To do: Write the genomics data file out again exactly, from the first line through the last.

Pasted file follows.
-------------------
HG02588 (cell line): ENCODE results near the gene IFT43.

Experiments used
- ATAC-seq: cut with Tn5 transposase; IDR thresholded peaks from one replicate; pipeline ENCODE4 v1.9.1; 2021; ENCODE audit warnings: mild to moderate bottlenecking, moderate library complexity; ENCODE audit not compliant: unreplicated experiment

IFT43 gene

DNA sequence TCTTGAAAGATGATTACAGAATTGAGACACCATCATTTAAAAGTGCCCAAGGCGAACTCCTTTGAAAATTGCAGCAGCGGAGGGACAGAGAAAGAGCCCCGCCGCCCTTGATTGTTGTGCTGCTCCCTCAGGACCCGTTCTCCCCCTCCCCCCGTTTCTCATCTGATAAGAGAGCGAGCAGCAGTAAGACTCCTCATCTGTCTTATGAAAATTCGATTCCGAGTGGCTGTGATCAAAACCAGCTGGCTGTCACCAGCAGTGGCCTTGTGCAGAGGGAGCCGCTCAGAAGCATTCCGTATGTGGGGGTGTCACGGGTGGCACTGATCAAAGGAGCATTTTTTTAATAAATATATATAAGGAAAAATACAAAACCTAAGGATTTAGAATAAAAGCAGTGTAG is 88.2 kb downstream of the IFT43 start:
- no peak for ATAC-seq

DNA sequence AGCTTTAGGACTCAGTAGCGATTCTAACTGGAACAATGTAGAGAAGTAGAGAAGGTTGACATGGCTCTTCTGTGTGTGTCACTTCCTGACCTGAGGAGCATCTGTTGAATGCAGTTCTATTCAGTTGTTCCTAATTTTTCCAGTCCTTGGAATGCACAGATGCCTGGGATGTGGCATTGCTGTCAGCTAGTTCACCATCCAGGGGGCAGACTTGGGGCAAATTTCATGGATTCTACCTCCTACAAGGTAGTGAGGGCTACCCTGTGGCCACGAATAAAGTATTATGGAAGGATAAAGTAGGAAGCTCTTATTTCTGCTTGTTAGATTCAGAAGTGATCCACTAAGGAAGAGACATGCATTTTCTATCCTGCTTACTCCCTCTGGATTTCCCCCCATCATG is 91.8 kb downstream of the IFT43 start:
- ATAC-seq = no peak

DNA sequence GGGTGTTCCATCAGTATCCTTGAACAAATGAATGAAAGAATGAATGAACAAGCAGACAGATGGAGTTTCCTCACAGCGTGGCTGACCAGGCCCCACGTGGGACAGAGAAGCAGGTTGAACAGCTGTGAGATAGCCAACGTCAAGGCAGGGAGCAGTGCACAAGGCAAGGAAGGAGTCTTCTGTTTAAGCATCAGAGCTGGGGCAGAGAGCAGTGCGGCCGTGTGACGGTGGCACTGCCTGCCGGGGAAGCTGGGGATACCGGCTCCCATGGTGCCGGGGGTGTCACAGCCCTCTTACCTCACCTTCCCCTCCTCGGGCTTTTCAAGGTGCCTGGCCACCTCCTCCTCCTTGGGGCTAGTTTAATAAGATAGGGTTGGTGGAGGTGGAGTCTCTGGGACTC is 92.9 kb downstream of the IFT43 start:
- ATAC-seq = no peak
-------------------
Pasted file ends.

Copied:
HG02588 (cell line): ENCODE results near the gene IFT43.

Experiments used
- ATAC-seq: cut with Tn5 transposase; IDR thresholded peaks from one replicate; pipeline ENCODE4 v1.9.1; 2021; ENCODE audit warnings: mild to moderate bottlenecking, moderate library complexity; ENCODE audit not compliant: unreplicated experiment

IFT43 gene

DNA sequence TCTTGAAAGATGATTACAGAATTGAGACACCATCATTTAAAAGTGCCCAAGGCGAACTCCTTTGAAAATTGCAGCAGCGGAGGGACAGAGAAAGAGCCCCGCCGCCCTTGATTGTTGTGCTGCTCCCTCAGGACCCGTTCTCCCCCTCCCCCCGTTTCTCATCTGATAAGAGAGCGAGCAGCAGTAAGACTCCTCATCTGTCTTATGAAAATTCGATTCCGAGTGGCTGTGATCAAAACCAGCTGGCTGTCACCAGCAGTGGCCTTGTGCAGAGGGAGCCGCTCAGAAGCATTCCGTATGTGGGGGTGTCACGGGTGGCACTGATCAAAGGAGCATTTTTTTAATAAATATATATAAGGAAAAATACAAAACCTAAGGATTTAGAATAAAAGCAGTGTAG is 88.2 kb downstream of the IFT43 start:
- no peak for ATAC-seq

DNA sequence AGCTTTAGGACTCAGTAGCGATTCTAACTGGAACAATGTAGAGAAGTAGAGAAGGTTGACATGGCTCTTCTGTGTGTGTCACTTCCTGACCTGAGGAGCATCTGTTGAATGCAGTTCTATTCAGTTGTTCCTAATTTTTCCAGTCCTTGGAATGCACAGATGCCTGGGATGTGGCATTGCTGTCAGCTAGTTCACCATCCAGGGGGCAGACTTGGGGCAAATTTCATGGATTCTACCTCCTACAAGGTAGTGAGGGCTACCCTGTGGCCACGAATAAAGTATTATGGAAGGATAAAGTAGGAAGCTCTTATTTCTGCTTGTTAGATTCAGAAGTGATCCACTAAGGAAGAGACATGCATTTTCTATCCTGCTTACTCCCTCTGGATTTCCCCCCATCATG is 91.8 kb downstream of the IFT43 start:
- ATAC-seq = no peak

DNA sequence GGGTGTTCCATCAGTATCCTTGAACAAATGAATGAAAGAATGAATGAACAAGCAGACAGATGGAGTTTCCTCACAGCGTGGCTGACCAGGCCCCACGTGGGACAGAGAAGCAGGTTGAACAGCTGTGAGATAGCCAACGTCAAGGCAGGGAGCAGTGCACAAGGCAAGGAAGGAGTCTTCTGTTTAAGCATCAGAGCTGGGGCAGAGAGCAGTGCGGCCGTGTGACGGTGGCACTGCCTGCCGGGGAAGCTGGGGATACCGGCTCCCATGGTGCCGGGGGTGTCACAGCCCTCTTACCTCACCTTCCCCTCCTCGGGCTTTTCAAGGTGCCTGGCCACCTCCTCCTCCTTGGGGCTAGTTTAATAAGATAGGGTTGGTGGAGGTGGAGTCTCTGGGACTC is 92.9 kb downstream of the IFT43 start:
- ATAC-seq = no peak